Clementz A.G.,Lurie Childrens Research Center | Clementz A.G.,Northwestern University | Harris A.,Lurie Childrens Research Center | Harris A.,Northwestern University
Molecular Cancer Research | Year: 2013

The extracellular matrix (ECM) is a critical component of stroma-to-cell interactions that subsequently activate intracellular signaling cascades, many of which are associated with tumor invasion and metastasis. The ECM contains a wide range of proteins with multiple functions, including cytokines, cleaved cell-surface receptors, secreted epithelial cell proteins, and structural scaffolding. Fibrillar collagens, abundant in the normal ECM, surround cellular structures and provide structural integrity. However during the initial stages of invasive cancers, the ECM is among the first compartments to be compromised. Also present in the normal ECM is the nonfibrillar collagen XV, which is seen in the basement membrane zone but is lost prior to tumor metastasis in several organs. In contrast, the tumor microenvironment often exhibits increased synthesis of fibrillar collagen I and collagen IV, which are associated with fibrosis. The unique localization of collagen XV and its disappearance prior to tumor invasion suggests a fundamental role in maintaining basement membrane integrity and preventing the migration of tumor cells across this barrier. This review examines the structure of collagen XV, its functional domains, and its involvement in cell-surface receptor-mediated signaling pathways, thus providing further insight into its critical role in the suppression of malignancy. © 2013 American Association for Cancer Research.


Yang R.,Lurie Childrens Research Center | Yang R.,Northwestern University | Kerschner J.L.,Lurie Childrens Research Center | Kerschner J.L.,Northwestern University | And 3 more authors.
Biochimica et Biophysica Acta - Gene Regulatory Mechanisms | Year: 2016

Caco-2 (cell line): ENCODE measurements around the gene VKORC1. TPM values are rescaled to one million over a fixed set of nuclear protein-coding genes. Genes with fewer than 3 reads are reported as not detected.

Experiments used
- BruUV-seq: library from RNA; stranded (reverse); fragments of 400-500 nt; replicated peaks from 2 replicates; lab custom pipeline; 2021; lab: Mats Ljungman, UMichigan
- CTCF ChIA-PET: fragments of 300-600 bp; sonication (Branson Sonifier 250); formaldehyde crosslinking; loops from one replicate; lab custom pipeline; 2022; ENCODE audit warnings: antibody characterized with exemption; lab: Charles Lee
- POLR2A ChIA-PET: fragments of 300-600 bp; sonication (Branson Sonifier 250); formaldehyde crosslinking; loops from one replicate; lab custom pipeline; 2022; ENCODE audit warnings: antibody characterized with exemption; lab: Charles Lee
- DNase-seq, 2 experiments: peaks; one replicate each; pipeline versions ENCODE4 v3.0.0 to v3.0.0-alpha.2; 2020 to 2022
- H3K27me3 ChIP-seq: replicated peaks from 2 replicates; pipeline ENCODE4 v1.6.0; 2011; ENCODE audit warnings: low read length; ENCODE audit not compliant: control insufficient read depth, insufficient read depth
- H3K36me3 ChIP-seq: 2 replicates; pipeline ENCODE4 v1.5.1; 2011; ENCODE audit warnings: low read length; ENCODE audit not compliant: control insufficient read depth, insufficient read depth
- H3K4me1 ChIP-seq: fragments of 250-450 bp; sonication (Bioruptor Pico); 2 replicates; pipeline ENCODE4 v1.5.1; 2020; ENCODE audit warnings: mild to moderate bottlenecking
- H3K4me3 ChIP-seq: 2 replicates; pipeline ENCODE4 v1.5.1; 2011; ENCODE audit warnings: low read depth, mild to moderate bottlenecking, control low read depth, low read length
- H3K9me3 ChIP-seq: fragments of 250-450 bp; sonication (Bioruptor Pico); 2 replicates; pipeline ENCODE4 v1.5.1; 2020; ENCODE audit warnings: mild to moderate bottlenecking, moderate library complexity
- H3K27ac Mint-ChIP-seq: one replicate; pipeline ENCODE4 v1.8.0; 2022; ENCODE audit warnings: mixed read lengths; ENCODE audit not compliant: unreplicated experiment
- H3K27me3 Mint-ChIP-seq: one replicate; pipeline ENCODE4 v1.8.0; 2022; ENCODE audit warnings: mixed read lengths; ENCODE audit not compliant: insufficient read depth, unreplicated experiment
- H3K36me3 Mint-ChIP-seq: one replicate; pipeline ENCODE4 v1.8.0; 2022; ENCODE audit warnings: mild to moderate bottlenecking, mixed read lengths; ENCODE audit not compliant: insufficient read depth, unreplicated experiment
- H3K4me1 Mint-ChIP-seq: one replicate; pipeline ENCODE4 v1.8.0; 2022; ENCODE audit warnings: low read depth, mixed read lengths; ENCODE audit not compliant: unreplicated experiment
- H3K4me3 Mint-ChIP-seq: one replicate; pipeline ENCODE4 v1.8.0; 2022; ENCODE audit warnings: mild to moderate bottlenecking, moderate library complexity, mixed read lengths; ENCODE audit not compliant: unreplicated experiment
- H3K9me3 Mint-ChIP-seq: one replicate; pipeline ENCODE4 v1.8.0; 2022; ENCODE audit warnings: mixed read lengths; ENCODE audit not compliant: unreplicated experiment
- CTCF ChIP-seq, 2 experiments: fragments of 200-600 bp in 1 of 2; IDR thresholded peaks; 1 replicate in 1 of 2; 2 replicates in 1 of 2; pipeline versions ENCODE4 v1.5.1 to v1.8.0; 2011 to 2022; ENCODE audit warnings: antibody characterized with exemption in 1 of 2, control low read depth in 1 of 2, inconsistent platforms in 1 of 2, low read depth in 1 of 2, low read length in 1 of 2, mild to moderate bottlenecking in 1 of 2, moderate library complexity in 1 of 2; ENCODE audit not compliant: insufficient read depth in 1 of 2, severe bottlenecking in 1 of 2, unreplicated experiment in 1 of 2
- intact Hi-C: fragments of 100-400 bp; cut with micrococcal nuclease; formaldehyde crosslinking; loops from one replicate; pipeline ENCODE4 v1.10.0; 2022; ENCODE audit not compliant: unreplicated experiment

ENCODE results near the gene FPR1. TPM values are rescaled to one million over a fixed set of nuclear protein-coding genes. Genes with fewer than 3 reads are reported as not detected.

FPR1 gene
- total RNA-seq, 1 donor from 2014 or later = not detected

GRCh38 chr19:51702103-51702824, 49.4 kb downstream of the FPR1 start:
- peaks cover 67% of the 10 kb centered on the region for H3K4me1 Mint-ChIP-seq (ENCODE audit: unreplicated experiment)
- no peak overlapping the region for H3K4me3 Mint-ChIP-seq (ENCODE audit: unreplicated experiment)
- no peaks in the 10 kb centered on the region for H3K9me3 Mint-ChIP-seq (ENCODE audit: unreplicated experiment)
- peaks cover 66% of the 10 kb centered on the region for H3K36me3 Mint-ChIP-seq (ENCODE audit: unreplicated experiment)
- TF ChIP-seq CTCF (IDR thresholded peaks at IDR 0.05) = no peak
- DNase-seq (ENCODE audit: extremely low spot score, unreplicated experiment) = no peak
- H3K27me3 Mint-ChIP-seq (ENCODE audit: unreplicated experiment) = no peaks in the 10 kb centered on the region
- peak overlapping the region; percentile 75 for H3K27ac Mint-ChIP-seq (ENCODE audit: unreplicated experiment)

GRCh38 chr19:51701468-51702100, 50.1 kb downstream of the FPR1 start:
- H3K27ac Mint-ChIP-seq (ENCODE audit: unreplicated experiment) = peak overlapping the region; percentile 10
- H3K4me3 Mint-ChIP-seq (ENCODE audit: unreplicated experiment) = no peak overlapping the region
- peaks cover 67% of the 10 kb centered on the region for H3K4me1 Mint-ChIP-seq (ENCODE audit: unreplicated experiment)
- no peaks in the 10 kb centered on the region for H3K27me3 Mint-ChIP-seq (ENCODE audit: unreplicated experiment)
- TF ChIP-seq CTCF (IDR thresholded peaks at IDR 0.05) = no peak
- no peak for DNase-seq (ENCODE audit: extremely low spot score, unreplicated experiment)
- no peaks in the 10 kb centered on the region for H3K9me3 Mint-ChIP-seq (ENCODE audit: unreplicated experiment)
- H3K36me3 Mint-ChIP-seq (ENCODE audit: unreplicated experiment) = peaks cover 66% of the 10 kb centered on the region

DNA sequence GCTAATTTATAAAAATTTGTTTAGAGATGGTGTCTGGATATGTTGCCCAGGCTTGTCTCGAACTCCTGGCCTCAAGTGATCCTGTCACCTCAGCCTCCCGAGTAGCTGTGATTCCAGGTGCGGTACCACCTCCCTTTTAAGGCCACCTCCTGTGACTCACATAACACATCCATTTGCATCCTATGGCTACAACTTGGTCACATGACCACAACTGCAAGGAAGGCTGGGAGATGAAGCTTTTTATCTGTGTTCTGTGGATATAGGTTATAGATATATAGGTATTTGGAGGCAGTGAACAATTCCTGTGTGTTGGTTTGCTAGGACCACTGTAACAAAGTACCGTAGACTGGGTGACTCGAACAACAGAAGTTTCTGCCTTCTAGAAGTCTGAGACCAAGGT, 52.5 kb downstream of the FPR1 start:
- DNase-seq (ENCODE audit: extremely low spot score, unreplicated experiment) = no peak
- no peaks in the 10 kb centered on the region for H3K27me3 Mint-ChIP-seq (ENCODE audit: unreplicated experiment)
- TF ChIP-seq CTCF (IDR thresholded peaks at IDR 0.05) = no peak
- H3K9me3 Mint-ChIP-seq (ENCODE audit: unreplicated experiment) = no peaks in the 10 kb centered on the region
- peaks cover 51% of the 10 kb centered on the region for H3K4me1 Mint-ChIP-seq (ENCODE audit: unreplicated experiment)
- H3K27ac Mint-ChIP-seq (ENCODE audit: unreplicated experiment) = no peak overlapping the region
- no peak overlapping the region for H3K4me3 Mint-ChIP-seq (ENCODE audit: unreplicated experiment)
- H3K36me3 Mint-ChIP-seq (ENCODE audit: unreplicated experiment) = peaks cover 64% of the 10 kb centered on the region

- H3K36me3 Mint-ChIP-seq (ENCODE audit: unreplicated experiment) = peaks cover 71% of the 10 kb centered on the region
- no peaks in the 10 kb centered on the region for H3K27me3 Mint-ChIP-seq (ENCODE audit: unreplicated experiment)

Mutations in hepatocyte nuclear factor 1 transcription factors (HNF1α/β) are associated with diabetes. These factors are well studied in the liver, pancreas and kidney, where they direct tissue-specific gene regulation. However, they also have an important role in the biology of many other tissues, including the intestine. We investigated the transcriptional network governed by HNF1 in an intestinal epithelial cell line (Caco2). We used chromatin immunoprecipitation followed by direct sequencing (ChIP-seq) to identify HNF1 binding sites genome-wide. Direct targets of HNF1 were validated using conventional ChIP assays and confirmed by siRNA-mediated depletion of HNF1, followed by RT-qPCR. Gene ontology process enrichment analysis of the HNF1 targets identified multiple processes with a role in intestinal epithelial cell function, including properties of the cell membrane, cellular response to hormones, and regulation of biosynthetic processes. Approximately 50% of HNF1 binding sites were also occupied by other members of the intestinal transcriptional network, including hepatocyte nuclear factor 4A (HNF4A), caudal type homeobox 2 (CDX2), and forkhead box A2 (FOXA2). Depletion of HNF1 in Caco2 cells increases FOXA2 abundance and decreases levels of CDX2, illustrating the coordinated activities of the network. These data suggest that HNF1 plays an important role in regulating intestinal epithelial cell function, both directly and through interactions with other intestinal transcription factors. © 2016 Elsevier B.V.